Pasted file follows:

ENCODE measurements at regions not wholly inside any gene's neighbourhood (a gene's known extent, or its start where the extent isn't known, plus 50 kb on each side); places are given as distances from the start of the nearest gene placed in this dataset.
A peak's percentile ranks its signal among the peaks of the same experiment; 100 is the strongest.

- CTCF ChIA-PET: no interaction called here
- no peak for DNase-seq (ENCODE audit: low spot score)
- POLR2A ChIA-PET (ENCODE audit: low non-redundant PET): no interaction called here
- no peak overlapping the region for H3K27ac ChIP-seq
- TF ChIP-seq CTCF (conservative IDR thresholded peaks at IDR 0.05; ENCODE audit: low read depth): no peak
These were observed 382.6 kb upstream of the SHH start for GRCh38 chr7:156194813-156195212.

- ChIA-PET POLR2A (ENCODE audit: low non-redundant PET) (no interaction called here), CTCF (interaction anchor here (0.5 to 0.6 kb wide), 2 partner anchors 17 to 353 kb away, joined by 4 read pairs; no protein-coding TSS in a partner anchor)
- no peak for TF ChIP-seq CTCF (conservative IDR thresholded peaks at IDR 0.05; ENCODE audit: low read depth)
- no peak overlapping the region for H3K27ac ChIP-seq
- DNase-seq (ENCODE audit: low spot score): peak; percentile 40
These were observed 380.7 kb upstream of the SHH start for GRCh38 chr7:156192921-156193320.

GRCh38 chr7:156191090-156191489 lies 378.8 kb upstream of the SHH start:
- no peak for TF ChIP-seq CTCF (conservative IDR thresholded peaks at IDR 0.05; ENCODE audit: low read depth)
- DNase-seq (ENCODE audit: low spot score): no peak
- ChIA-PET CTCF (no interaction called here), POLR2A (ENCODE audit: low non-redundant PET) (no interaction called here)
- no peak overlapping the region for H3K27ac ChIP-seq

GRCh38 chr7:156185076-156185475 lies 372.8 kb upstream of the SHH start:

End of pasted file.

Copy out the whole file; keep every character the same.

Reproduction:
ENCODE measurements at regions not wholly inside any gene's neighbourhood (a gene's known extent, or its start where the extent isn't known, plus 50 kb on each side); places are given as distances from the start of the nearest gene placed in this dataset.
A peak's percentile ranks its signal among the peaks of the same experiment; 100 is the strongest.

- CTCF ChIA-PET: no interaction called here
- no peak for DNase-seq (ENCODE audit: low spot score)
- POLR2A ChIA-PET (ENCODE audit: low non-redundant PET): no interaction called here
- no peak overlapping the region for H3K27ac ChIP-seq
- TF ChIP-seq CTCF (conservative IDR thresholded peaks at IDR 0.05; ENCODE audit: low read depth): no peak
These were observed 382.6 kb upstream of the SHH start for GRCh38 chr7:156194813-156195212.

- ChIA-PET POLR2A (ENCODE audit: low non-redundant PET) (no interaction called here), CTCF (interaction anchor here (0.5 to 0.6 kb wide), 2 partner anchors 17 to 353 kb away, joined by 4 read pairs; no protein-coding TSS in a partner anchor)
- no peak for TF ChIP-seq CTCF (conservative IDR thresholded peaks at IDR 0.05; ENCODE audit: low read depth)
- no peak overlapping the region for H3K27ac ChIP-seq
- DNase-seq (ENCODE audit: low spot score): peak; percentile 40
These were observed 380.7 kb upstream of the SHH start for GRCh38 chr7:156192921-156193320.

GRCh38 chr7:156191090-156191489 lies 378.8 kb upstream of the SHH start:
- no peak for TF ChIP-seq CTCF (conservative IDR thresholded peaks at IDR 0.05; ENCODE audit: low read depth)
- DNase-seq (ENCODE audit: low spot score): no peak
- ChIA-PET CTCF (no interaction called here), POLR2A (ENCODE audit: low non-redundant PET) (no interaction called here)
- no peak overlapping the region for H3K27ac ChIP-seq

GRCh38 chr7:156185076-156185475 lies 372.8 kb upstream of the SHH start: